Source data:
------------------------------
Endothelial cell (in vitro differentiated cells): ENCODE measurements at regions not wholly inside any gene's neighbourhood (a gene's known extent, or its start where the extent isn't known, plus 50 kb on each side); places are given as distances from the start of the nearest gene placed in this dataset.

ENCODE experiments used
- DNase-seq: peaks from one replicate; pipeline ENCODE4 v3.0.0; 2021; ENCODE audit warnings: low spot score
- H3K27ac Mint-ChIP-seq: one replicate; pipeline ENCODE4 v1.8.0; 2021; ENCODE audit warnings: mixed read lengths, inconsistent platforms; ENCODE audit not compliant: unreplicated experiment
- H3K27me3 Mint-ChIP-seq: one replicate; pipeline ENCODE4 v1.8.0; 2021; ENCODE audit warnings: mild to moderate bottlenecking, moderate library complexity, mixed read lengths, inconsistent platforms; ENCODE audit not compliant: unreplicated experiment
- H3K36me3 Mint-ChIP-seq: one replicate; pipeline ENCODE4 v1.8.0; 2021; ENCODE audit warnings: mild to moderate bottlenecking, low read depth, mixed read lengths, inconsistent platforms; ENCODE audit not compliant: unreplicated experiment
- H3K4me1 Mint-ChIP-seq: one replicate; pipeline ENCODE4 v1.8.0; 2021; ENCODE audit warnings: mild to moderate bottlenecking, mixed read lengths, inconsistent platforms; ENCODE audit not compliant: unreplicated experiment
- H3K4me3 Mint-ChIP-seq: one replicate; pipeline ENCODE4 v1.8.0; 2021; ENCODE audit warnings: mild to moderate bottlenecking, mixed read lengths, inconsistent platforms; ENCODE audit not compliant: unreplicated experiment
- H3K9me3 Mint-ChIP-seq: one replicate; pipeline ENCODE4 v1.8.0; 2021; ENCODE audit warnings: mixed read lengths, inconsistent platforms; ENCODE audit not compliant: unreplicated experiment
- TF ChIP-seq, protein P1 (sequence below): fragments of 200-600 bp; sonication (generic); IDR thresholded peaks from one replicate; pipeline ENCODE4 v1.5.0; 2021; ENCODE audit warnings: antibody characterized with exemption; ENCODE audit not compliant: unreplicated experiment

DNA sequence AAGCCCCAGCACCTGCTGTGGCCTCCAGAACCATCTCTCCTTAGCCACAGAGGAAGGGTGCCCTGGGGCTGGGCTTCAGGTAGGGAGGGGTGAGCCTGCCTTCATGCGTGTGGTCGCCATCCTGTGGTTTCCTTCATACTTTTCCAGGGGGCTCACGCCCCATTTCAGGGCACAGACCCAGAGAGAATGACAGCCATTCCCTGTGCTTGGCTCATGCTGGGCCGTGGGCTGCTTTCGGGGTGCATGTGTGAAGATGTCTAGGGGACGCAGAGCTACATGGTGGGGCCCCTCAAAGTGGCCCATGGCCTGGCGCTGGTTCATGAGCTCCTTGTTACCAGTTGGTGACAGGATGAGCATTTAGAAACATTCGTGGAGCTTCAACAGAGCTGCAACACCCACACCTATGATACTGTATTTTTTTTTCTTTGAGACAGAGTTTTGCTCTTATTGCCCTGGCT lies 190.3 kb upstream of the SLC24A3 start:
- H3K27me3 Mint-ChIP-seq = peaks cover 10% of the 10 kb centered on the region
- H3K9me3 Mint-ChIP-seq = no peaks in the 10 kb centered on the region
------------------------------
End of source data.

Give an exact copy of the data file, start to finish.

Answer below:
Endothelial cell (in vitro differentiated cells): ENCODE measurements at regions not wholly inside any gene's neighbourhood (a gene's known extent, or its start where the extent isn't known, plus 50 kb on each side); places are given as distances from the start of the nearest gene placed in this dataset.

ENCODE experiments used
- DNase-seq: peaks from one replicate; pipeline ENCODE4 v3.0.0; 2021; ENCODE audit warnings: low spot score
- H3K27ac Mint-ChIP-seq: one replicate; pipeline ENCODE4 v1.8.0; 2021; ENCODE audit warnings: mixed read lengths, inconsistent platforms; ENCODE audit not compliant: unreplicated experiment
- H3K27me3 Mint-ChIP-seq: one replicate; pipeline ENCODE4 v1.8.0; 2021; ENCODE audit warnings: mild to moderate bottlenecking, moderate library complexity, mixed read lengths, inconsistent platforms; ENCODE audit not compliant: unreplicated experiment
- H3K36me3 Mint-ChIP-seq: one replicate; pipeline ENCODE4 v1.8.0; 2021; ENCODE audit warnings: mild to moderate bottlenecking, low read depth, mixed read lengths, inconsistent platforms; ENCODE audit not compliant: unreplicated experiment
- H3K4me1 Mint-ChIP-seq: one replicate; pipeline ENCODE4 v1.8.0; 2021; ENCODE audit warnings: mild to moderate bottlenecking, mixed read lengths, inconsistent platforms; ENCODE audit not compliant: unreplicated experiment
- H3K4me3 Mint-ChIP-seq: one replicate; pipeline ENCODE4 v1.8.0; 2021; ENCODE audit warnings: mild to moderate bottlenecking, mixed read lengths, inconsistent platforms; ENCODE audit not compliant: unreplicated experiment
- H3K9me3 Mint-ChIP-seq: one replicate; pipeline ENCODE4 v1.8.0; 2021; ENCODE audit warnings: mixed read lengths, inconsistent platforms; ENCODE audit not compliant: unreplicated experiment
- TF ChIP-seq, protein P1 (sequence below): fragments of 200-600 bp; sonication (generic); IDR thresholded peaks from one replicate; pipeline ENCODE4 v1.5.0; 2021; ENCODE audit warnings: antibody characterized with exemption; ENCODE audit not compliant: unreplicated experiment

DNA sequence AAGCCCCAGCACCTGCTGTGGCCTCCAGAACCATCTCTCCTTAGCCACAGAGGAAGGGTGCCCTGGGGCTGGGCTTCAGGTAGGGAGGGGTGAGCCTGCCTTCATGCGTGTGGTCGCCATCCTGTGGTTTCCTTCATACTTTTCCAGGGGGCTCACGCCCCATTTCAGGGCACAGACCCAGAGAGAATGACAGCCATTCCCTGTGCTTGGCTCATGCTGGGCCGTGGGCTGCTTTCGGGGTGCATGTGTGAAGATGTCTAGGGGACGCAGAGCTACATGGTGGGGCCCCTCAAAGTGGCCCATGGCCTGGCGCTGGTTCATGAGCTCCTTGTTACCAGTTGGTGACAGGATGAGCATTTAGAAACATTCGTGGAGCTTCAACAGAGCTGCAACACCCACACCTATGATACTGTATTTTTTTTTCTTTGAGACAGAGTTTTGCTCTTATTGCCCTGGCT lies 190.3 kb upstream of the SLC24A3 start:
- H3K27me3 Mint-ChIP-seq = peaks cover 10% of the 10 kb centered on the region
- H3K9me3 Mint-ChIP-seq = no peaks in the 10 kb centered on the region